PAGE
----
Allotments: a special piece of earth

Wednesday was an afternoon out with friends, and where better to go than inspecting allotments in Swindon, where gardening and art loving Linda lives.    While the soil was a little in need of rain, it is a nutrient-holding light clay, and the asparagus is certainly throwing up thick stems (good in the quiche we had later).


Both friends opined that this year will be good for fruit.  Linda’s fig trees had plenty of little figs for this year, and the gooseberry bush (massive) looks as though it will be loaded, as do the currants.  I haven’t a clue on such matters.

figtree gooseberrybush

I was once, aged 15, Manchester’s youngest allotment-holder, and years later in 1978, I wrote a dissertation about the village allotments where I then lived.  They are special places, both peaceful and hard work, yielding the satisfaction of fresh taste and something to share with others, as well as somewhere to chat.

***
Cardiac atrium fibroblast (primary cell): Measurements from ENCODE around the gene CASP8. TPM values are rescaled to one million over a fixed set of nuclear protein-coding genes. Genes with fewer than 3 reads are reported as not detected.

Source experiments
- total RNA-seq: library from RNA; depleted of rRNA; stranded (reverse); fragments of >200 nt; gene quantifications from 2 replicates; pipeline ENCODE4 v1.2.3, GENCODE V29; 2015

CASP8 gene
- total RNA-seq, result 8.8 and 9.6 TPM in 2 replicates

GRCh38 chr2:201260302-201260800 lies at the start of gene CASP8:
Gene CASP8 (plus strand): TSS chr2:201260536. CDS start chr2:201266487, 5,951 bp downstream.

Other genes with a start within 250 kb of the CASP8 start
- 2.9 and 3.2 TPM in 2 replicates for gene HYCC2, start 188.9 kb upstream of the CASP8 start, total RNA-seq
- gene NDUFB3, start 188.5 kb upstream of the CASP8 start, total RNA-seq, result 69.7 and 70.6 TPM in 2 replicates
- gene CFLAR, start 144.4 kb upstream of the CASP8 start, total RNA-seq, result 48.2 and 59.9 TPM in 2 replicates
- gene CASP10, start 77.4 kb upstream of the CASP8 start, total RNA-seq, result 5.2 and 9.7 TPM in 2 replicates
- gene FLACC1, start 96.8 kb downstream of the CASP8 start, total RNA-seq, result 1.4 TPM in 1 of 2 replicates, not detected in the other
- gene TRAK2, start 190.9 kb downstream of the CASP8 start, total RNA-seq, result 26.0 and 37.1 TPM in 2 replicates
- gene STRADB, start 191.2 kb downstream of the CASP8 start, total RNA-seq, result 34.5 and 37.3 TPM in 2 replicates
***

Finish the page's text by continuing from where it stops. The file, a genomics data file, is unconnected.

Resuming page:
Linda’s own garden features on her blog Swindon Open Studios (see “Blogroll” on right) and I loved the crabapples, now all blossom.

The day was finished off by a stroll through town, ending up at the Beehive, a friendly pub with excellent beer, one of Tim Carroll’s “Art machines” dispensing little art-works for £1, and plenty of art on the walls, about which we had heard much.   It lived up to its reputation.


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1 Response to Allotments: a special piece of earth

  1. lindakasmaty says:

    Fabulous, thank you for this lovely blog piece.
    What a great way to remember the day.


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